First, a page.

Poetry Explorer- Classic Contemporary Poetry, THE MARRIAGE OF POCAHONTAS [APRIL 5, 1614], by MRS. M. M. WEBSTER



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Classic and Contemporary Poetry

THE MARRIAGE OF POCAHONTAS [APRIL 5, 1614], by            
First Line: That balmy eve, within a trellised bower
Last Line: Shall raise the choral hymn from eve till morn.
Subject(s): Jamestown, Virginia; Native Americans; Pocahontas (1595-1617); Rolfe, John (1585-1622); Indians Of America; American Indians; Indians Of South America


THAT balmy eve, within a trellised bower,
Rudely constructed on the sounding shore,
Her plighted troth the forest maiden gave
Ere sought the skiff that bore them o'er the wave
To the dark home-bound ship, whose restless sway
Rocked to the winds and waves, impatient of delay.

Short was the word that pledged triumphant love;
That vow, that claims its registry above.
And low the cadence of that hymn of praise
Whose hallowed incense rose, as rose its lays;
And few the worshippers 'neath that pure cope
Which emblems to the soul eternal hope.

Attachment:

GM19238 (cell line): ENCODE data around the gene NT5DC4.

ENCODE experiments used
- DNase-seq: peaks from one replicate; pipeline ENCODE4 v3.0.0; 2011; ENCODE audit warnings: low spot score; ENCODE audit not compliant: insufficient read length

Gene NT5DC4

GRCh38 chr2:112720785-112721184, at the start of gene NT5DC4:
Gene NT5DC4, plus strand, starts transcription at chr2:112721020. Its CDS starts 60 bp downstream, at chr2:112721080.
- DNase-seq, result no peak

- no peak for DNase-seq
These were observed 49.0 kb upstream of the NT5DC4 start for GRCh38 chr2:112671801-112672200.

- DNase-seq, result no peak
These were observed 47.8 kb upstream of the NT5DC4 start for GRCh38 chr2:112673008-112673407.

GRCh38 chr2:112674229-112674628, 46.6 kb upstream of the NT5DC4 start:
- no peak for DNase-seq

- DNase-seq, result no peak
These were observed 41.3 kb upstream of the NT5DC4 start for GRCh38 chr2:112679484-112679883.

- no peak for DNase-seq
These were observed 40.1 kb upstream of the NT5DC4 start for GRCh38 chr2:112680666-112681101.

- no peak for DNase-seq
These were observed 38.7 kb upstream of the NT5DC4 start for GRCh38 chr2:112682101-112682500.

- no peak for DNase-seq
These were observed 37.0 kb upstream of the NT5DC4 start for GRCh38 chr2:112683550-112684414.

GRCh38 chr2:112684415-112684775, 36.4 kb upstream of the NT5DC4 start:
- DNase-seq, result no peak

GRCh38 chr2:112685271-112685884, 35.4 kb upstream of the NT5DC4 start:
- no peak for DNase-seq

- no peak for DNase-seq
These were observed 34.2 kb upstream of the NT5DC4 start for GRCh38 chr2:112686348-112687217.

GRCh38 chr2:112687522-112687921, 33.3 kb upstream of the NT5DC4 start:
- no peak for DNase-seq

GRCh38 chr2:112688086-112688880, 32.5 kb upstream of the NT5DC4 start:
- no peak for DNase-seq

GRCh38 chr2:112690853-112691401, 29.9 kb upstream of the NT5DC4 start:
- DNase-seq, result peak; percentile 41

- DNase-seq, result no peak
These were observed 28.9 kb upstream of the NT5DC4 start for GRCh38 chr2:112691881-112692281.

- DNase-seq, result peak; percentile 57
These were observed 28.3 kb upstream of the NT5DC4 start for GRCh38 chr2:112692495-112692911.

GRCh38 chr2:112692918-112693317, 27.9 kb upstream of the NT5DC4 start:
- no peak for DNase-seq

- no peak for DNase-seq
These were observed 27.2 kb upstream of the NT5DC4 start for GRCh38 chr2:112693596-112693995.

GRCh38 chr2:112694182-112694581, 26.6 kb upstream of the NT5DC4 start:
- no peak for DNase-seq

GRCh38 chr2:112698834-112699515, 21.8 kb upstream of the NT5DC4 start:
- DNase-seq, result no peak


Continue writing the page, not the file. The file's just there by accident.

One native maiden waited the command
Of the young Princess of Virginia's strand;
And that dark youth, the Page of Cedar Isle,
Who wept her woes, and shared her sad exile,
With his loved bride, who owned the royal blood,
And near the forest Queen majestically stood.

Some others bent beside the rural shrine
In adoration to the Power divine;
When at the altar knelt, with minds serene,
The gallant Soldier and the dark-browed Queen.

These, for the love they bore her guileless youth,
Paid the high fealty of the warm heart's truth;
And with its homage satisfied, gone o'er
Each vision bright that graced their natal shore.

Those, with forebodings dread and brimful eyes,
Bade holy angels guard the destinies
Of one on whom had fallen the chrism of light
With unction pure; the youthful neophyte
Of that fair clime where millions yet unborn
Shall raise the choral hymn from eve till morn.





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